The patient also said the suite was “filthy”, with graffiti and marks on the floor and walls, hair and bodily fluids on the floor and toothpaste smeared on the suite’s safety mirrors. 

“I couldn't bear being there”, she said. “I felt so stressed and uneasy. The place was disgusting.” 

Stuart Richardson chief operating officer at the Norfolk and Suffolk NHS Foundation Trust (NSFT), sa

Stuart Richardson chief operating officer at the Norfolk and Suffolk NHS Foundation Trust (NSFT), said demand for services is high Photo: NSFT - Credit: Archant

Stuart Richardson, chief executive at NSFT, said: “We’re grateful to the patient for sharing her recordings with us and we are very sorry they show she was not listened to by some of our staff. 

“A full investigation is underway with human resources policies being followed where necessary. 

“We would be grateful if the patient could get in touch with our customer service team so that we can fully explore her concerns.” 

Addressing her criticisms around cleanliness, he added: “136 suites have a regular cleaning schedule; however, this is subject to an assessment of the level of risk the domestic staff may be subject to while the 136 suite is occupied.” 

The 43-year-old's visit to Woodlands is the second this year. 

She had previously been detained by police on January 15 after expressing suicidal ideation. 

The patient said there was grafitti on the walls in the 136 Suite at Woodlands

The patient said there was grafitti on the walls in the 136 Suite at Woodlands - Credit: Submitted

The patient said the floors and walls were filthy at NSFT's 136 suite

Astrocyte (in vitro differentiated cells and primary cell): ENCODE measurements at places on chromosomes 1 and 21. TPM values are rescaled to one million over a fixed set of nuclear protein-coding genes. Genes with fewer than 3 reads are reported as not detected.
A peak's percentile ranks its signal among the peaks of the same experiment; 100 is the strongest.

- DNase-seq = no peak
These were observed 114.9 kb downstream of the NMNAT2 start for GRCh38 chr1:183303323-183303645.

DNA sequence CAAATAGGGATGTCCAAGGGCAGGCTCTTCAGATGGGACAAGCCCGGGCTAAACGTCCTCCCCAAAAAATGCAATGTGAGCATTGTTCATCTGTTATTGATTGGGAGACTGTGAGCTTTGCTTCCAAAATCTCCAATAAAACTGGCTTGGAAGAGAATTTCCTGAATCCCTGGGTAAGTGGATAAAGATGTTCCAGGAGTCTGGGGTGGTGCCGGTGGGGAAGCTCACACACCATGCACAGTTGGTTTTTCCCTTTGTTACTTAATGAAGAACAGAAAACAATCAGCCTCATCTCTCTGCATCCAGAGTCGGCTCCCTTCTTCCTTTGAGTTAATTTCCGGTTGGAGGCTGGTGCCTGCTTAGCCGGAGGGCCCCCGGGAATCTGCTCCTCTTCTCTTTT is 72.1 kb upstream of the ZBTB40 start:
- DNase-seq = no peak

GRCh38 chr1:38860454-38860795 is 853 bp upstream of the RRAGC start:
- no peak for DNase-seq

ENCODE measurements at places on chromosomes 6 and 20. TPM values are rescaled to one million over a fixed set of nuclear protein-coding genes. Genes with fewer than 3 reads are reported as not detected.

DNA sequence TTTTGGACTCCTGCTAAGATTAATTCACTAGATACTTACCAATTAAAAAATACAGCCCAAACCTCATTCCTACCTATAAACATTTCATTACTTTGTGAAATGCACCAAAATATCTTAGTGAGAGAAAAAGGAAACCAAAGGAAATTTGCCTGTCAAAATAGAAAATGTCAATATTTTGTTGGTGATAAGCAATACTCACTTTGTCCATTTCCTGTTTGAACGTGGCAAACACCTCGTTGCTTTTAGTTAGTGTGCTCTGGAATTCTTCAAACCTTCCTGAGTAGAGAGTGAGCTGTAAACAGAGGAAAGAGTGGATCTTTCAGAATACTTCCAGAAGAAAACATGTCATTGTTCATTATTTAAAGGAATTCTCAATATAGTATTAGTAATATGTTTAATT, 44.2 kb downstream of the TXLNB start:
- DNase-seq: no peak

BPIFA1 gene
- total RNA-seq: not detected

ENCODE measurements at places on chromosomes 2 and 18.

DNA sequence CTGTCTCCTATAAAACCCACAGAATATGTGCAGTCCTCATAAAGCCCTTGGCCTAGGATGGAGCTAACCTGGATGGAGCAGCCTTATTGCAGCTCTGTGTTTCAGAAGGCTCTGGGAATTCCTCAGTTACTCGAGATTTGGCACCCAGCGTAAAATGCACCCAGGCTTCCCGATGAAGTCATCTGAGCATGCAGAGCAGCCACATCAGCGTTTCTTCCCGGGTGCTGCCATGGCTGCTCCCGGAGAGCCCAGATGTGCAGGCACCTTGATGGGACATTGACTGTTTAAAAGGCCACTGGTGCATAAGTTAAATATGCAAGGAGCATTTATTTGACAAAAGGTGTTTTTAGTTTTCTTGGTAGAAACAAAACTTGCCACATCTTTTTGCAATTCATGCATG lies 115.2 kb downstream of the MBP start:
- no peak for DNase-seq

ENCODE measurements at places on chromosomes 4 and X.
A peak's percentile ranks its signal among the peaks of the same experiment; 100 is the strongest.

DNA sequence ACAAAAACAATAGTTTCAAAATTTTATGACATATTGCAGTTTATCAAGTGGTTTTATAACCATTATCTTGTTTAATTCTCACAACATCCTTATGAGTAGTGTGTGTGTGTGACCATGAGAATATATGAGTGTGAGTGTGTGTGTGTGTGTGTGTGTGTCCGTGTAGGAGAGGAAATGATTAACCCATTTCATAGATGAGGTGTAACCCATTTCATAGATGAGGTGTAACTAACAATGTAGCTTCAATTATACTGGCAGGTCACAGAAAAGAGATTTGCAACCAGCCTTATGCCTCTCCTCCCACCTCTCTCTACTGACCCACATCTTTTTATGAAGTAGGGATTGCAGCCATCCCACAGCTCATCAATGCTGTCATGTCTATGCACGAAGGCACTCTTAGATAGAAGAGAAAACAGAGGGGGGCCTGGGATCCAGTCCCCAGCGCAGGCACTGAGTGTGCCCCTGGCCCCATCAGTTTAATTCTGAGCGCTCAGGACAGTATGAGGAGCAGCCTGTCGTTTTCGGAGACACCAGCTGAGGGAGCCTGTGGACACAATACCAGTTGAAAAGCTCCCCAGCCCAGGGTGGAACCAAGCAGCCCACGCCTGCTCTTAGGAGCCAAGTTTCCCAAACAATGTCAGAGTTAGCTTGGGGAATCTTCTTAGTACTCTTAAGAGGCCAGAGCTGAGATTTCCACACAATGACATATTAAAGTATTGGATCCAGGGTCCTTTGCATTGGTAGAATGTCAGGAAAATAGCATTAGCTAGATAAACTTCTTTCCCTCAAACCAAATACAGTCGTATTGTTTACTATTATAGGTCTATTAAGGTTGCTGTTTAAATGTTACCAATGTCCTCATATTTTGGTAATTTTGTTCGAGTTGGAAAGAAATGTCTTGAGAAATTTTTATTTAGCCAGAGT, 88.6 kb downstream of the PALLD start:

The patient said the floors and walls were filthy at NSFT's 136 suite - Credit: Submitted

She claims the first time she was taken to the 136 Suite she was discharged without any support – and as a result found herself returning just two months later. 

“They effectively told me they can’t do anything to stop me killing myself”, she said. 

In response, NSFT said: “When admission to hospital is not in the best interests of the patient, alternative interventions are discussed. 

“Support plans are then put in place and treatment options are offered to the patient.” 

NSFT under fire

The county's mental health trust was rated "Requires Improvement" by the Care Quality Commission in 2019 – an improvement on the "Inadequate" rating it had from 2014-2018. 

It faced criticism in February this year after an investigation revealed NSFT did not escalate a sexual assault allegation at West Suffolk Hospital's emergency department to senior managers.  

At the time, an NSFT spokeswoman said the team were sorry the patient's allegations were not dealt with appropriately. 

In January, the trust was also criticised by the family of Joshua Sahota after he was able to gain access to a plastic bag that contributed to his death while in NSFT's care.

The coroner wrote to the trust after finding insufficient staffing levels, the absence of a documented care plane, insufficient observations and one-to-one processes also played a part.

Stuart Richardson said Joshua's death was a "tragic accident", and that the trust was doing all it could to "prevent the tragedy being repeated".